Sunday, April 19, 2015

Video: Michael Douglas On Antisemitism

I watched this clip this morning.

And I couldn't help but think: What useless angst! Why should someone who is NOT JEWISH suffer due to antisemitism? What's the point?

I mean, for me, antisemitism mostly helps me hold my head higher. The more they hate me, the more it strengthens me, makes me proud of who I am.

But what does it do for someone like Michael Douglas or his son Dylan? They aren't Jewish. Are they trying to invent meaning for themselves in a meaningless world? It's kind of piteous, you ask me (not that you asked me).

Ditto when he talks about how Dylan's request for a bar mitzvah made him and Catherine (Zeta Jones) proud, and "brought a lot of spirituality into our lives."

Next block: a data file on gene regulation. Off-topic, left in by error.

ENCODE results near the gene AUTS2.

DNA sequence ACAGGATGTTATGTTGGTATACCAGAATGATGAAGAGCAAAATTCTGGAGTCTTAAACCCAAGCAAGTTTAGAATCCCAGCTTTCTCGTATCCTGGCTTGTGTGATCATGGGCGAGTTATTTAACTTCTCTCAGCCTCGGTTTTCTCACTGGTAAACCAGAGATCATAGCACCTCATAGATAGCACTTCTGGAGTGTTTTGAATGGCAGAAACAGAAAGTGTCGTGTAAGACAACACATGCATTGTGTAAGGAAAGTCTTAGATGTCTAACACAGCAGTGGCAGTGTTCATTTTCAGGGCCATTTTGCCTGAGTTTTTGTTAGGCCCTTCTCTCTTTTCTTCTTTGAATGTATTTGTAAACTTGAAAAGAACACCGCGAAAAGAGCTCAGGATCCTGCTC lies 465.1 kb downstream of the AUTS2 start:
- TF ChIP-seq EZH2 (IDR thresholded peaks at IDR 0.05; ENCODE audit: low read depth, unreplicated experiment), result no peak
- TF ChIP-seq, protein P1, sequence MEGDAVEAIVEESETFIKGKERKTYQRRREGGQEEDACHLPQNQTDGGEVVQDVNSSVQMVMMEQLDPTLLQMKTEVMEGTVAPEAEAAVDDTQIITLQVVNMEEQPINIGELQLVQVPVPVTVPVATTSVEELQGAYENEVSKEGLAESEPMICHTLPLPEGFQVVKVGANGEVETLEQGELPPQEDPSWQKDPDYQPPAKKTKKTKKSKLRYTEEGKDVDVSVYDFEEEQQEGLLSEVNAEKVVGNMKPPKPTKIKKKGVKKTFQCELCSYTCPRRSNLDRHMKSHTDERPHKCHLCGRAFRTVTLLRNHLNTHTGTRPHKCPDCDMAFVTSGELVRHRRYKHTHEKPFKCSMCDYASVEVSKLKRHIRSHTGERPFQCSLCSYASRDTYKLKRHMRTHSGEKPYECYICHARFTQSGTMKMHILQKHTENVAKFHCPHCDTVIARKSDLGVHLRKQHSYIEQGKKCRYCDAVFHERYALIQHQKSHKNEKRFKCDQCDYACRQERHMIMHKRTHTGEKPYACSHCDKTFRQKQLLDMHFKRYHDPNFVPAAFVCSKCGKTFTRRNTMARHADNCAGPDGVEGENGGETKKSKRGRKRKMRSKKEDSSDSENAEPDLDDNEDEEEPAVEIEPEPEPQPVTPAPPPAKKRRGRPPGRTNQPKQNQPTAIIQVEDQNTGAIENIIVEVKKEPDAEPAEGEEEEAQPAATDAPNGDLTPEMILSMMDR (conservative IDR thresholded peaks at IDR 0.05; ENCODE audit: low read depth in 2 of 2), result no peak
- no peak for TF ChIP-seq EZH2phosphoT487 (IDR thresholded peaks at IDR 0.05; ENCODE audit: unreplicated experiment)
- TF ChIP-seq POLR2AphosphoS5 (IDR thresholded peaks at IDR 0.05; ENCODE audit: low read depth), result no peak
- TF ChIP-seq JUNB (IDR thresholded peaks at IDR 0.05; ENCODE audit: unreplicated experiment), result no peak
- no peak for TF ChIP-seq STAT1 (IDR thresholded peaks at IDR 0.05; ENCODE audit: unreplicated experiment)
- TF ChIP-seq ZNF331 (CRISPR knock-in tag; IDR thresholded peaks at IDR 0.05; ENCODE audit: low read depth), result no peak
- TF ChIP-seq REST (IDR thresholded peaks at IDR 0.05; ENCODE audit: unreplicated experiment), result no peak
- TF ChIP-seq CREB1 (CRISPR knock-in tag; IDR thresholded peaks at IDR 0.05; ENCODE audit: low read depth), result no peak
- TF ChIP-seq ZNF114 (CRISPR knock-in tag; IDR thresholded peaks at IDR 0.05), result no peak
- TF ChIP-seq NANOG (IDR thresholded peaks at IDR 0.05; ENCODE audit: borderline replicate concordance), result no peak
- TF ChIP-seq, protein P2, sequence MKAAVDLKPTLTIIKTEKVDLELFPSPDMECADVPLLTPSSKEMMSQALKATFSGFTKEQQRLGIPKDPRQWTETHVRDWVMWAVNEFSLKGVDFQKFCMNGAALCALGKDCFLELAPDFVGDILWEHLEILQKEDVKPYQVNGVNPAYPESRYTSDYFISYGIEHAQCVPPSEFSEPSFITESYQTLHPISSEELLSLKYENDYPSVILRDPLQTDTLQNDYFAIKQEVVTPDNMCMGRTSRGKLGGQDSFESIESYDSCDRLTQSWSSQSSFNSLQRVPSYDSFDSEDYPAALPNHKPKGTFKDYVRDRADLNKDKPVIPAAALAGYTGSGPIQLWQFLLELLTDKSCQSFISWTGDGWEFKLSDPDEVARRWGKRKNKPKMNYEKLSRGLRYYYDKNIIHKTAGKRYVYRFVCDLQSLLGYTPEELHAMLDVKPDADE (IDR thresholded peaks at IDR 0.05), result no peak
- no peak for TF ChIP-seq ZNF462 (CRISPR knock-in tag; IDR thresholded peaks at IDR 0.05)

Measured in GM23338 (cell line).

I would suggest it brought no such thing into their lives. A bar mitzvah is not a coming of age party, it's the point where JEWISH men attain the age of mitzvot: they now have to keep the Torah commandments or suffer the consequences. The reason Jews make such a fuss about it is to show our joy and gratitude for having the Torah, and for being worthy of living a Torah lifestyle, constrained and enhanced by the mitzvot.

Dylan is NOT JEWISH and therefore will never attain the age of mitzvot, will never have to keep the Torah commandments, will never be WORTHY of keeping the mitzvot, and will therefore, never suffer the consequences of not doing so.

So basically, they threw a party for something that didn't happen. An expensive party, I'll grant you, considering they did it up big in Jerusalem, but still, just a party to celebrate a lie.

I know. I'm just nasty. *sigh*

It's too bad when someone has to suffer antisemitism when that person isn't even Jewish. It's just a bummer, with no bright side, whatsoever.

Saturday, April 18, 2015

Haveil Havalim, Parshat Tazria Metzora, the Passover has Passed Over Edition

Haveil Havalim, Parshat Tazria Metzora, the Passover has Passed Over Edition
Vanities of Vanities. All is Vanity at the Haveil Havalim Blog Carnival weekly roundup